Cached Page


A cached page is a snapshot or a stored version of a web page taken at a specific time and saved by a web browser or a search engine. This cached version allows users to view the content of a web page even if the original page is temporarily unavailable, has been updated, or the user is offline. Caching serves as a way to reduce loading times, decrease server load, and improve the overall user experience by providing quick access to previously visited pages.


  1. Browser Cache: Most web browsers store copies of web pages visited by a user on their local device. This cache includes HTML files, CSS stylesheets, JavaScript files, and multimedia content, enabling the browser to load these pages more quickly on subsequent visits.
  2. Search Engine Cache: Search engines like Google, Bing, and Yahoo cache web pages when they crawl and index the internet. Users can access these cached pages through search results, often via a “Cached” link next to the page’s search listing. This is particularly useful for accessing a page’s content when the website itself is down or loading slowly.
  3. Content Delivery Network (CDN) Cache: CDNs are used to distribute website content globally to servers closer to users, reducing latency. When a user requests a webpage, the CDN serves the content from the nearest server with a cached version, if available, to speed up delivery.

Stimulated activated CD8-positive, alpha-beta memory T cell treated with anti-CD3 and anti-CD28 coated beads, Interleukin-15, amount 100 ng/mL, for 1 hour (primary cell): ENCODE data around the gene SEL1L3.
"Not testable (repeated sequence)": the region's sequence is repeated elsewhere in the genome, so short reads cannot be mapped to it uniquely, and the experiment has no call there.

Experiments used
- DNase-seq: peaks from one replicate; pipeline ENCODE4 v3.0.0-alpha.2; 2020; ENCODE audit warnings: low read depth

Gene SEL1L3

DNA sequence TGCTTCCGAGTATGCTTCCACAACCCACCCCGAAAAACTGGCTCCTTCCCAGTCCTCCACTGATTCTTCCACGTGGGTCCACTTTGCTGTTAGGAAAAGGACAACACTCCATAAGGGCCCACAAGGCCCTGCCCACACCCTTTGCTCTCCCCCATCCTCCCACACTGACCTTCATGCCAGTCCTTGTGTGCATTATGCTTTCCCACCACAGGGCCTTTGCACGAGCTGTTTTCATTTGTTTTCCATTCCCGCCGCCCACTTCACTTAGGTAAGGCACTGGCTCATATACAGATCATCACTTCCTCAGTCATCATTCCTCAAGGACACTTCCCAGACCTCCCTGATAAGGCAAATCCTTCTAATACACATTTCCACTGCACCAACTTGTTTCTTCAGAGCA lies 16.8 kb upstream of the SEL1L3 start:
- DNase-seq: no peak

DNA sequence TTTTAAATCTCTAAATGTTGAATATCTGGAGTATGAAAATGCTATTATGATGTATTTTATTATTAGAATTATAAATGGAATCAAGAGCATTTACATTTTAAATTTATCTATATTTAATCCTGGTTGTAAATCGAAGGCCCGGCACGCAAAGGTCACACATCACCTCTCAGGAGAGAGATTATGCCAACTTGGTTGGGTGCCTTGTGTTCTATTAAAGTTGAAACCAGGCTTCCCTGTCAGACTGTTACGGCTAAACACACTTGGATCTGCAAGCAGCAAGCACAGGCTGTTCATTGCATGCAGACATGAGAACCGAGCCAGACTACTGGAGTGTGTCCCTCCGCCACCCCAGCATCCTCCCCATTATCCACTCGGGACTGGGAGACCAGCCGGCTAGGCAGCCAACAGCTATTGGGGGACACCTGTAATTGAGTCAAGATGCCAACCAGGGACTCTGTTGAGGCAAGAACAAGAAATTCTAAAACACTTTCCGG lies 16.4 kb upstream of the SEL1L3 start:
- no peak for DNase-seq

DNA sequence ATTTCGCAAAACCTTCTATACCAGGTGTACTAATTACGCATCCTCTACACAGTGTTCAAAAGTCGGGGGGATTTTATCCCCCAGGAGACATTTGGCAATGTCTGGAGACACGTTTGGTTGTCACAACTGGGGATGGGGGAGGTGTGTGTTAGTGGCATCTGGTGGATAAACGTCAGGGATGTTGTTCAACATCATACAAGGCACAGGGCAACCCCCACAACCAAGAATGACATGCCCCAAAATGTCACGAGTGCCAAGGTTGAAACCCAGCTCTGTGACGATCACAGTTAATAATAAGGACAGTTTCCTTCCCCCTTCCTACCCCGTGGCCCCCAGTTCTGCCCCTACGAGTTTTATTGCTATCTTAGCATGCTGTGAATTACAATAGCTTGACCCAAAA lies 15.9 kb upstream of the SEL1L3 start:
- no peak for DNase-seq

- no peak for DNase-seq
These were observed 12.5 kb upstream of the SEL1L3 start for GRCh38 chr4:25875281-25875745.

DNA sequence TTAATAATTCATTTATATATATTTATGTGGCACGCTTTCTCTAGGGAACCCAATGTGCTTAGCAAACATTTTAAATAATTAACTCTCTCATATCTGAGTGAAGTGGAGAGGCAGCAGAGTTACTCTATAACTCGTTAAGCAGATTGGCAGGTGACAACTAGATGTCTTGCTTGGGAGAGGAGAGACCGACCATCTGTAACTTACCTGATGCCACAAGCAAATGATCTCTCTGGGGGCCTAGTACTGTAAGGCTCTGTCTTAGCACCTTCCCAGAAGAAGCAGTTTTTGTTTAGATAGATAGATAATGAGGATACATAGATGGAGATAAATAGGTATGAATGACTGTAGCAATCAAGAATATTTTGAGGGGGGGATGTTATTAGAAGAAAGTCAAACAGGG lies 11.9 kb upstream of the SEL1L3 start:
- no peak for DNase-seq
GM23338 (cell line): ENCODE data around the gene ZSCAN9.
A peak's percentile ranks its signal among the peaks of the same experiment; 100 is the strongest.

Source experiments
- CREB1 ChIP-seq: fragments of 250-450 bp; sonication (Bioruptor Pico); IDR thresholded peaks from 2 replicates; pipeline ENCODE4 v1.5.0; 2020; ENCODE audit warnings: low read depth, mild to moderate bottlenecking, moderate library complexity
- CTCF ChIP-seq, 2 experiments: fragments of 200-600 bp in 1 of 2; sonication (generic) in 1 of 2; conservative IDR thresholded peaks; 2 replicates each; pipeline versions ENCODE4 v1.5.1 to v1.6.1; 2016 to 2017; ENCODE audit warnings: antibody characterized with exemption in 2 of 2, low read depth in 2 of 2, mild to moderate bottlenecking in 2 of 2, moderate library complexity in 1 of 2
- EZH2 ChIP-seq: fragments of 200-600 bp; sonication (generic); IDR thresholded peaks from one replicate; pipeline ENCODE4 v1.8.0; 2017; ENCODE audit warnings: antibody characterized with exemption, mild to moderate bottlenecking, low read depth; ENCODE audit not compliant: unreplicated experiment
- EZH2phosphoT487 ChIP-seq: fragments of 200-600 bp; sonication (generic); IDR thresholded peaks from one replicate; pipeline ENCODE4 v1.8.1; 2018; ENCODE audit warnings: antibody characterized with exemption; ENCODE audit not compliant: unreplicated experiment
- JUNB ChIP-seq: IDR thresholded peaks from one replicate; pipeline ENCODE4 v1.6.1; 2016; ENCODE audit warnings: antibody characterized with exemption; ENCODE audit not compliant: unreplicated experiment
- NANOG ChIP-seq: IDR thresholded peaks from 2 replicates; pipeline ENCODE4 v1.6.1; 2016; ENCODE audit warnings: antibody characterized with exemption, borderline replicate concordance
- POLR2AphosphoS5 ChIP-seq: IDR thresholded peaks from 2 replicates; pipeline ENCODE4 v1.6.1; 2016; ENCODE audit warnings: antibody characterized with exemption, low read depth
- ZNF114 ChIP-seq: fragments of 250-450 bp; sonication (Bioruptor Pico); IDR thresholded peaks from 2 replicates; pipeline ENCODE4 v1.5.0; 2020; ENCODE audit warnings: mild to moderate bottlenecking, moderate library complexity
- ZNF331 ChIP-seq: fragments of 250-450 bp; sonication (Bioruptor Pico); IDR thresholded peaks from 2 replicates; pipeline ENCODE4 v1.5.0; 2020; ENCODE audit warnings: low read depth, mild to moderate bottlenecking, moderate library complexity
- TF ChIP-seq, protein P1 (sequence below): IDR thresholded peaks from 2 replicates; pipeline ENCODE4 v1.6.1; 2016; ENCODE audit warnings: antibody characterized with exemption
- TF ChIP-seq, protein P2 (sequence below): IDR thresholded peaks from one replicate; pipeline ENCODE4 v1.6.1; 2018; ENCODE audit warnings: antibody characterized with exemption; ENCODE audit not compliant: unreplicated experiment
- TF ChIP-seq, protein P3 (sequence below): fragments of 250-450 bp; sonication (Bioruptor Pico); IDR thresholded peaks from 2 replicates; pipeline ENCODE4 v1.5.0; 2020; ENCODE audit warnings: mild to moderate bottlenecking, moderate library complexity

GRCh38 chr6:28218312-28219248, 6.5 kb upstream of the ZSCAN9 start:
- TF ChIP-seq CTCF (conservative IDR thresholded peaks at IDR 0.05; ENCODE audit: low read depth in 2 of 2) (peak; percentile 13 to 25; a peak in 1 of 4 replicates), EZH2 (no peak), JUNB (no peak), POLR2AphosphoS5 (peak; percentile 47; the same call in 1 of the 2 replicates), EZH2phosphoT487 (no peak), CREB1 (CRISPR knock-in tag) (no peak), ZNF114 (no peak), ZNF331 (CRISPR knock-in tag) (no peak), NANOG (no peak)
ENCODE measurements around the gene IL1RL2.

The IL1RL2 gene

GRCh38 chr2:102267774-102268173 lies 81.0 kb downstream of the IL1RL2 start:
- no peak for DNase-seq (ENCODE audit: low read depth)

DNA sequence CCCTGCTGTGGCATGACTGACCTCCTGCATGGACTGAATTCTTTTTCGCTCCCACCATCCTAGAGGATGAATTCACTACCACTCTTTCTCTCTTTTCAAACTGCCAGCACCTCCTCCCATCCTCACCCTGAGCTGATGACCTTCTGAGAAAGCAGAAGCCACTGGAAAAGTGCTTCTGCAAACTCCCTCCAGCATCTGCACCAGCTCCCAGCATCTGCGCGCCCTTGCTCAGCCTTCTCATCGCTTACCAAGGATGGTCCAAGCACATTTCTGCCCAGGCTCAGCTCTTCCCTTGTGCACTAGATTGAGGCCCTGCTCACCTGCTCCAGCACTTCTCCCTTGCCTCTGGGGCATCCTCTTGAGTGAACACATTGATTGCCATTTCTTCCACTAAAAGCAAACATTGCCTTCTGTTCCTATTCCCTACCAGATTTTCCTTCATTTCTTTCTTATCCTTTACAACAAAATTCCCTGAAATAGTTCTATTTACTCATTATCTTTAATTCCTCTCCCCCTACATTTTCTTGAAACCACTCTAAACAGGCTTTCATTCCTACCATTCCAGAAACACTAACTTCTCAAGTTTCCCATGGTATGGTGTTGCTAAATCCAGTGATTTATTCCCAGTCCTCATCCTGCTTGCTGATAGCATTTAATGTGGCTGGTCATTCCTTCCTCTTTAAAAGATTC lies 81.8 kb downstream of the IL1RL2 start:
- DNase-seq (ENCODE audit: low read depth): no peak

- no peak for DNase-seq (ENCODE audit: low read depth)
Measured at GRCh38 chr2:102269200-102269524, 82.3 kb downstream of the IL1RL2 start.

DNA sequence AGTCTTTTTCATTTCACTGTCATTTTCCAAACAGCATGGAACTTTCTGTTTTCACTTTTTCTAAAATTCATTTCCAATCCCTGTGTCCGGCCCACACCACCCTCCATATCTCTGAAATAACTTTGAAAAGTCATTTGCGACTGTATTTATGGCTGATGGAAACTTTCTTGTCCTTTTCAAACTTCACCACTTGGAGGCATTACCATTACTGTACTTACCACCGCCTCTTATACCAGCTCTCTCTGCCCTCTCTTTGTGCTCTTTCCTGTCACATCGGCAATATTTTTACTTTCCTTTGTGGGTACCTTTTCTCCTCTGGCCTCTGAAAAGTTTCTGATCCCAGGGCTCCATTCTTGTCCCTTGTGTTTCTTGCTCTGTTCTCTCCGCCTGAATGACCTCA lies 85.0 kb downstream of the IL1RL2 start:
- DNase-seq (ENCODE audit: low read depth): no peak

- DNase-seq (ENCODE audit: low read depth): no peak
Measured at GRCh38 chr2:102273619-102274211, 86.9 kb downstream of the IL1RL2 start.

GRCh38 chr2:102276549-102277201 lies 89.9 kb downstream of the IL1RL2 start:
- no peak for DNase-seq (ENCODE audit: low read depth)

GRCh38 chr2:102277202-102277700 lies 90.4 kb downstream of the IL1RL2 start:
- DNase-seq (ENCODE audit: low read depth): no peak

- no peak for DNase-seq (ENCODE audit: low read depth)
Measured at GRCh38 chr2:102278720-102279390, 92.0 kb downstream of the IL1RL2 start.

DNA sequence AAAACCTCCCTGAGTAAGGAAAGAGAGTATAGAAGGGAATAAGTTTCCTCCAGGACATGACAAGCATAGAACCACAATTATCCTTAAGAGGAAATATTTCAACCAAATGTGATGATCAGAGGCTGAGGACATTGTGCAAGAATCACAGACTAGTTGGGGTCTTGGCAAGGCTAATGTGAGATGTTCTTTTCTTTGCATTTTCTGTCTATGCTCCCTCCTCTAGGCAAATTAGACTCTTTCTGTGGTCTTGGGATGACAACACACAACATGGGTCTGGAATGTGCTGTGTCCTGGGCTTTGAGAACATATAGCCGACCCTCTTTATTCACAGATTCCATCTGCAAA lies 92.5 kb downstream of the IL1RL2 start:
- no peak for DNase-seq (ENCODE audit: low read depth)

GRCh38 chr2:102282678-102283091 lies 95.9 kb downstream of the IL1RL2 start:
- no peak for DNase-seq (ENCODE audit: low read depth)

4. Proxy Cache: Some organizations and ISPs use proxy servers to cache web content. This type of cache reduces bandwidth usage and improves access speed for users within the network by serving cached content from the proxy server instead of the original server.


  • Browser Cache Example: After visiting a news website, the site’s content is stored in your browser’s cache. When you revisit the site, your browser loads it from the cache, significantly reducing the page load time.
  • Search Engine Cache Example: If a blog post has been updated or removed, you can still access the previous version of the post through the cached link provided by a search engine in its search results.
  • CDN Cache Example: When accessing a video streaming service, the content might be served from a CDN’s cache located geographically closer to you, ensuring smooth playback without buffering.
  • Proxy Cache Example: In a corporate setting, frequently accessed external websites might be cached by a proxy server, so employees can access these sites more quickly and reduce external bandwidth usage.

Nedim Mehic

Nedim is a senior technical SEO specialist, and the co-founder of Beki AI. On the Beki AI blog, we share new and innovative strategies to SEO and content marketing.

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